Computer-video tech challenges SOLVED (for now)

When it comes to using computers, I will admit a bias. For years, I’ve probably been a little smug about using what I believed was the coolest available operating system. When I first thought about using a computer, the market was dominated by a lot of really ugly operating systems that only a tech-head could love. It’s strange to think that DOS, Amiga, CP/M, Commodore 64, and even Atari ST all looked like they could be “THE KILLER SYSTEMS” by which others would be judged against, but that’s the way it was back in those early days of personal computers.

Then, there was the Macintosh. The Cadillac of computers. The over-priced operating system for folks that had too much money. Yes, it was sexy, had a wonderful graphic interface unlike any other personal computer, but DAMN… this stuff was pricey! Who could afford these things, anyways?

As it turned out, I had an ace in the hole that would make my decision so much easier. My brother had an old high school buddy named Roger that worked at Apple, and he could get me a really sweet deal on a reconditioned Mac. With a heavy discount, the Mac was the same price as comparable IBM-style computers. The fact that I would be getting a lot of free software with the computer was also a big bonus. I decided to make a plunge and buy one of these things, which, as the cliche goes…..”changed my life forever.” While other folks I knew were struggling to create really simple documents, I was able to create all sorts of graphicallly-charged publications with some very intuitive applications exclusive to the Mac. Even Excel, the big state-of-the-art spreadsheet from Microsoft, was first unveiled on the Mac platform.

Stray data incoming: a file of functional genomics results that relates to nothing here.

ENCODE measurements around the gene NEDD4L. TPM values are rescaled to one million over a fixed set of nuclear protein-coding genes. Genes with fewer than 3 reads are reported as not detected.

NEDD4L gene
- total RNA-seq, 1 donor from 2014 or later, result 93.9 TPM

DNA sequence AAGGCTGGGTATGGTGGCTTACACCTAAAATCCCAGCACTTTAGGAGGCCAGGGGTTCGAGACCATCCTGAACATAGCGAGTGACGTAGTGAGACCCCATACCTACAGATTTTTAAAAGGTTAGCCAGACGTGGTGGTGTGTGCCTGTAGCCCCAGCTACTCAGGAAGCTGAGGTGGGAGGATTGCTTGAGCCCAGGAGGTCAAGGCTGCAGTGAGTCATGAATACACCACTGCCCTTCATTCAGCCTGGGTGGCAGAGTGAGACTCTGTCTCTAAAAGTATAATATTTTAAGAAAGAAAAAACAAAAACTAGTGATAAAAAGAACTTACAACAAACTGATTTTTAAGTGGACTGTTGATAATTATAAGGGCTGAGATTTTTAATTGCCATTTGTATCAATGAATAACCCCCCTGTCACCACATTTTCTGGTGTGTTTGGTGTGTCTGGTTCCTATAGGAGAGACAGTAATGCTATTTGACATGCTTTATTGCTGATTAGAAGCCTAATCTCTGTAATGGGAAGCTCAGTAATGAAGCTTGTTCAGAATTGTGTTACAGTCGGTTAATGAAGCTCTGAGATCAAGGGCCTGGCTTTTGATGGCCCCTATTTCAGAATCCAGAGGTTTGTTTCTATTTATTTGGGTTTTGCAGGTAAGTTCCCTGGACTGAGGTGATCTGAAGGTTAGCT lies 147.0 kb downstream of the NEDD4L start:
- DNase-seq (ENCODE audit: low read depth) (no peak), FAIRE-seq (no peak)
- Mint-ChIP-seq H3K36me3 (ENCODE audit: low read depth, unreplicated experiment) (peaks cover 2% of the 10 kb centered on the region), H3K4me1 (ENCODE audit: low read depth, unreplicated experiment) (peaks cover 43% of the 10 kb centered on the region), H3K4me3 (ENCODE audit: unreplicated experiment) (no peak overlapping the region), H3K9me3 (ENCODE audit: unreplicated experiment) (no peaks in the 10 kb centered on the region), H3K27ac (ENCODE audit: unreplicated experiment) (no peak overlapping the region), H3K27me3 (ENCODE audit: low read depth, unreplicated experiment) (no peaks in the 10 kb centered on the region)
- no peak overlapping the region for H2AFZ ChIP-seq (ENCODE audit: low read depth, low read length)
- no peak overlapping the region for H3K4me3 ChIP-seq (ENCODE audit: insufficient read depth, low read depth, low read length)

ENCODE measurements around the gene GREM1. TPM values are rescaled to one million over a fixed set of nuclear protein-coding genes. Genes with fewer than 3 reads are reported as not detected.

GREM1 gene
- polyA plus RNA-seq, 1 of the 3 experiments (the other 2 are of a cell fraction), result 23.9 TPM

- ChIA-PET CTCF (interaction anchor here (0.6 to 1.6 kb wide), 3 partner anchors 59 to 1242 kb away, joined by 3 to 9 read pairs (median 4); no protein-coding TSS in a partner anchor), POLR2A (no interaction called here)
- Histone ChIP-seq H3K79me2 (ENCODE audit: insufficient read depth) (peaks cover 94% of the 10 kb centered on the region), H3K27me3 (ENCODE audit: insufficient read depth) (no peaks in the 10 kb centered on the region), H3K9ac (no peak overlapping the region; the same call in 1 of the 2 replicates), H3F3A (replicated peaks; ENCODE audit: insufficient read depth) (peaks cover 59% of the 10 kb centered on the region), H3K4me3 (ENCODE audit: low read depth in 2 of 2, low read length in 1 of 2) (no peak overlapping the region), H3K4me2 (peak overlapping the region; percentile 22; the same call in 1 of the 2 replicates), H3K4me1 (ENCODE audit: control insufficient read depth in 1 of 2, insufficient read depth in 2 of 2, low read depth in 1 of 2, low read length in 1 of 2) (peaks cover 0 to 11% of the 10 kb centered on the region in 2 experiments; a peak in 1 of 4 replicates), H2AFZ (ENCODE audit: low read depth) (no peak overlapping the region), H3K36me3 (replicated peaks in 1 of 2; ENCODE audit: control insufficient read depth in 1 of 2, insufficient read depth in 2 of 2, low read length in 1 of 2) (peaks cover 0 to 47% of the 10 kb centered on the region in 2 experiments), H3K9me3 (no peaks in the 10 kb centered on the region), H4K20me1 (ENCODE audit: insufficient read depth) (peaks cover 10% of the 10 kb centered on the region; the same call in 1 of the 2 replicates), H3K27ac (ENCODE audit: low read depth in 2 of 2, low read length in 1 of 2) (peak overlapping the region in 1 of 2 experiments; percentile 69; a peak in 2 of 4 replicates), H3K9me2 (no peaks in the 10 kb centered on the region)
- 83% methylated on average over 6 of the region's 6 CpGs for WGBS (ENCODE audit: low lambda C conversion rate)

This Saturday, April 1st, aka April Fool’s Day, Apple Computers will be celebrating 30 years of existence. I can say without modesty, I’ve provided this company with a considerable chunk of profit. I’ve introduced many former-computer-novice friends to the wonders of the Macintosh, and I’ve purchased quite a few Mac systems for my own uses over the years. In fact, less than two weeks ago, I purchased yet another Macintosh computer- a 17″ Powerbook with a fast processor and a DVD burner. I look forward to using this computer to edit video programs, and do more presentations …. wherever I happen to travel.

The path of the Mac user has not always been a smooth adventure. While Apple has provided an interesting roadmap to the future, it hasn’t always been easy. Apple may have been the first to utillize a lot of technologies now considered universal standards (mouse, 3.5 inch floppy disks, USB, Firewire, WiFi, etc.), but I’ve had to deal with my share of headaches configuring WiFi networks, USB cameras and other peripherals with my minority-operating-system computers.

I have no doubt that many companies have been rather deliberate about making sure that their products have built-in challenges. Tech support is a very big business, and shall continue to be so. There’s something to be said about job security….

One of the biggest nightmares has been dealing with the various oddball media formats that have been adopted by Windows users. I’ve struggled with all sorts of WMV, Real, and AVI video files. For many years, I used (Media) Cleaner to transform a lot of files into good old Quicktime, or MPEG files, but there were many files it simply couldn’t handle.